The Minimalist

Hclintonpauljrichardsgetty

She started out a little dull and a little self-obsessed. But then she rallied - a little. "No Way. No How. No McCain" was a good line. And the Twin Cities analogy was a great little riff on Bush and McCain. But I have to say her speaking style, although much improved over even a year ago, is still a little flat. When she's passionate, she has little inflection. When she's quieter, she's a little drony. The "keep going" theme, moreover, was a little unnerving. A thinly veiled threat?

But actually, I don't have much more to say. The aim of this speech was to talk her own supporters into supporting Obama. Since I find it really hard to understand why anyone would have supported Clinton over Obama, I'm not the best judge of how it went down. The response on television from the crowd seems to have been everything Obama would have wanted. To my mind, however, it was an average performance, not a slashing attack on the Bush-Cheney record, nor a rousing rallying cry for Obama, nor a very insightful analysis of the country's problems. There was virtually nothing about foreign policy. She did what she had to do, tell her voters to back Obama. But she gave nothing more.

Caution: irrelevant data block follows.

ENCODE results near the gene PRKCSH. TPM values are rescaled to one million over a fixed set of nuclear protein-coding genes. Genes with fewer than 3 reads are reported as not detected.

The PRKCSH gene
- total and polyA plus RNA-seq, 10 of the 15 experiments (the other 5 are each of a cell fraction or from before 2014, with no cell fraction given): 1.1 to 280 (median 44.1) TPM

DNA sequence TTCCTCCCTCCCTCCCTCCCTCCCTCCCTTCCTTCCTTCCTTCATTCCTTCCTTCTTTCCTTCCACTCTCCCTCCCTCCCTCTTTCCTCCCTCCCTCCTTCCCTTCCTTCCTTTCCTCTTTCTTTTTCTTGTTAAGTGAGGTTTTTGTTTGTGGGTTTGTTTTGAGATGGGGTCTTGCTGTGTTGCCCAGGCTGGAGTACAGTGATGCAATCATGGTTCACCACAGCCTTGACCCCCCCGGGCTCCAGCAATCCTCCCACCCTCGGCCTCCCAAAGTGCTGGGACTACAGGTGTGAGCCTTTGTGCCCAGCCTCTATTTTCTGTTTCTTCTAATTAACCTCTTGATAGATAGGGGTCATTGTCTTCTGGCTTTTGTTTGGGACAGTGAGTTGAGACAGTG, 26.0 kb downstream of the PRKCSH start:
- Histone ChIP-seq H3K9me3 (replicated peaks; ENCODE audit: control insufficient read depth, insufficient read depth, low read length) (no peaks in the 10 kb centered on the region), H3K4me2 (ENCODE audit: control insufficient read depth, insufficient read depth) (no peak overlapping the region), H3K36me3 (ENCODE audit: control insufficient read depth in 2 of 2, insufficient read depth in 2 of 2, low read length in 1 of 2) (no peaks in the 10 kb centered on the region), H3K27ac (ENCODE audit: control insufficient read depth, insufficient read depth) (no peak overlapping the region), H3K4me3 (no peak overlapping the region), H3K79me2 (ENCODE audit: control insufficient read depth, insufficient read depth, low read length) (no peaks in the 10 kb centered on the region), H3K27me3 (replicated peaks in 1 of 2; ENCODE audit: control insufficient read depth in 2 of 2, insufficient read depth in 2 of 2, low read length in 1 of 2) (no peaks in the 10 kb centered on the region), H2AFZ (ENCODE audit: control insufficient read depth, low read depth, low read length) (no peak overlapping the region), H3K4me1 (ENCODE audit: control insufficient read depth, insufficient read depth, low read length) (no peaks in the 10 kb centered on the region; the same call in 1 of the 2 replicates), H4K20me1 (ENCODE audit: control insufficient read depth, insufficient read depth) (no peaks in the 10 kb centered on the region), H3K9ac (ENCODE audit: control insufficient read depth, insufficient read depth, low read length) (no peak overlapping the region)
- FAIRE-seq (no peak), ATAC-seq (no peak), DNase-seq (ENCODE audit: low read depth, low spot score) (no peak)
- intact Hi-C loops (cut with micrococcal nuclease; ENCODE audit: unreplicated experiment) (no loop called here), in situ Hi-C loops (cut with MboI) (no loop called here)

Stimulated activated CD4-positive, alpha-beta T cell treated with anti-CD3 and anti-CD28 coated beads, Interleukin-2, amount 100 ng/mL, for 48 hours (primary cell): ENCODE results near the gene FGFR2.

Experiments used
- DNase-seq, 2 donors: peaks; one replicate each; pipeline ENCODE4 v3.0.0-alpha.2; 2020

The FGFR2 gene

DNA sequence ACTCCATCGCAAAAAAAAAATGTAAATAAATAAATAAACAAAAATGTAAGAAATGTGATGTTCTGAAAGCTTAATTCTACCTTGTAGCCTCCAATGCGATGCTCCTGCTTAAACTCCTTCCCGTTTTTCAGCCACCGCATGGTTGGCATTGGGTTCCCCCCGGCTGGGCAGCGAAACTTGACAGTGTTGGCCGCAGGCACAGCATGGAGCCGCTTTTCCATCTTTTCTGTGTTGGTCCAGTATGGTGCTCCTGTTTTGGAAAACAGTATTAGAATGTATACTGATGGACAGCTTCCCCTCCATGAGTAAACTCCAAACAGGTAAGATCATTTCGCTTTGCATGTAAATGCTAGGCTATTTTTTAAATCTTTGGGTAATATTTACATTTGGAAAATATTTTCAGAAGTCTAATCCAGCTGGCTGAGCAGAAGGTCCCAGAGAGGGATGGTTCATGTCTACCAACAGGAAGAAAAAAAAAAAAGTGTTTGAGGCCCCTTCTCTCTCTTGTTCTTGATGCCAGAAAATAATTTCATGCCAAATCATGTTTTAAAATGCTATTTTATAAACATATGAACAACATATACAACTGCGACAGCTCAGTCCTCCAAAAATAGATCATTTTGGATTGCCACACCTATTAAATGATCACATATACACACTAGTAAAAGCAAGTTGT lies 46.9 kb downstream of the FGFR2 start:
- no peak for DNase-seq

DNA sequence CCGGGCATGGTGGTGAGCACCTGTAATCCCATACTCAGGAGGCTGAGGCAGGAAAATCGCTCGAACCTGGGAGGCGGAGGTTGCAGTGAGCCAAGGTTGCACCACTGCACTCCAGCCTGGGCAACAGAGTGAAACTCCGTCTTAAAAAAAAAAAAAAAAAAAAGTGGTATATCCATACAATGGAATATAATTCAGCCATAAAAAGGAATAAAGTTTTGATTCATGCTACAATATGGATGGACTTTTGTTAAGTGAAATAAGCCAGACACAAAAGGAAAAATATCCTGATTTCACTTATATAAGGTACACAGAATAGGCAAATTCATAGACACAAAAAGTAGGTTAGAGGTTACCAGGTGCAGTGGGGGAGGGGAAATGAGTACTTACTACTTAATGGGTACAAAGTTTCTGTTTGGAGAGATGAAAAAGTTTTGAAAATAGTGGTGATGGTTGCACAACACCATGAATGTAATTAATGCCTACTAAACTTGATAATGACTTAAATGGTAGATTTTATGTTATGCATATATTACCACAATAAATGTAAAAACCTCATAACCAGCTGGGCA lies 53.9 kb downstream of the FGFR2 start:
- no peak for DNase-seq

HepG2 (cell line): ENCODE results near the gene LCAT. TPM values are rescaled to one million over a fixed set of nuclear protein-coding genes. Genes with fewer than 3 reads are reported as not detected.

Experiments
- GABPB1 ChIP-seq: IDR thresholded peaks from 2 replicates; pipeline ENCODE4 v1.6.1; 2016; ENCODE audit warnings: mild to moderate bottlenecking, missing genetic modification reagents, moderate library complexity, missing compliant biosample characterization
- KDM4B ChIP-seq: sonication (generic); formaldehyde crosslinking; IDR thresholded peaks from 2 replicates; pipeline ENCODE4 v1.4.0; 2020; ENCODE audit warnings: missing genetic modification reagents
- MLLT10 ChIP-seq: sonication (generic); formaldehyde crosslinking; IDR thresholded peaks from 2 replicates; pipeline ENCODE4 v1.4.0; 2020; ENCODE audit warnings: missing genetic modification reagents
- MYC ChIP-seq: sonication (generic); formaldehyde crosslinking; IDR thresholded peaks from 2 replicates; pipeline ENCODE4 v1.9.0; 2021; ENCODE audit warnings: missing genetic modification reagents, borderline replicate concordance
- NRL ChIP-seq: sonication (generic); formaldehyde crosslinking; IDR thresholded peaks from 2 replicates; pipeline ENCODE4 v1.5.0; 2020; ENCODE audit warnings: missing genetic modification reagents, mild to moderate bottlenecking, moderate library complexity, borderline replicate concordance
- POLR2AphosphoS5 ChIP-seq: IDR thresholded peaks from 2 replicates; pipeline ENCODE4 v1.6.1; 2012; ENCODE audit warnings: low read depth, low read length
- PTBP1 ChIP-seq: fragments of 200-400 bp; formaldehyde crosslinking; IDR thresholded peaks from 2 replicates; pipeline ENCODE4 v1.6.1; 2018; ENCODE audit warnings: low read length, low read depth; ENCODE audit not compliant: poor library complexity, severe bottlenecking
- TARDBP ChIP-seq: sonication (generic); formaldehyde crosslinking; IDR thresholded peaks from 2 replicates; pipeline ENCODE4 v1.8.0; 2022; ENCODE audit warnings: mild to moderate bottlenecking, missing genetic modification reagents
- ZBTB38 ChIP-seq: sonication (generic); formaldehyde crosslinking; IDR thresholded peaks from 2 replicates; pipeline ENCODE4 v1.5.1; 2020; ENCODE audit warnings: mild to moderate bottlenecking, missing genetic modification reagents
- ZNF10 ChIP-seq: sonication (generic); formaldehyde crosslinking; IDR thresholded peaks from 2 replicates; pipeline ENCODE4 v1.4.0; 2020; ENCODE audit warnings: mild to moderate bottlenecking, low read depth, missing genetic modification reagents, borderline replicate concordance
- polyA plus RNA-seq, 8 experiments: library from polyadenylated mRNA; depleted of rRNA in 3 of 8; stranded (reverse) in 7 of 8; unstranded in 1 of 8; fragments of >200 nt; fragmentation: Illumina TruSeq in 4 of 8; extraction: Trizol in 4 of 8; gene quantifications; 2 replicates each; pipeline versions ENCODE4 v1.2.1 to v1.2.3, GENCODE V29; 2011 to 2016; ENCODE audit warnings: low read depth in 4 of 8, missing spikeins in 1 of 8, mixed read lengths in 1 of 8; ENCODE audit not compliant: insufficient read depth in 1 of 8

So far, only Michelle Obama has rescued this convention from being dreary and distracted.

Maybe they are waiting for Biden and Obama. But watching this convention so far, I don't get the feeling that these people have lived through the same eight years as I have. I may have aired more anti-Bush passion on this blog - written by someone who endorsed the guy in 2000 - than I have heard from these speakers so far. Unless you understand how terrible the wounds of the last eight years have been, you do not understand the urgency of the Obama candidacy. I worry that that hasn't been put across forcefully enough so far. Clinton didn't do it. She did the minimum, adequately. I just don't know if it was enough.

(Photo: Paul J Richards/Getty.)

2006-2011 archives for The Daily Dish, featuring Andrew Sullivan

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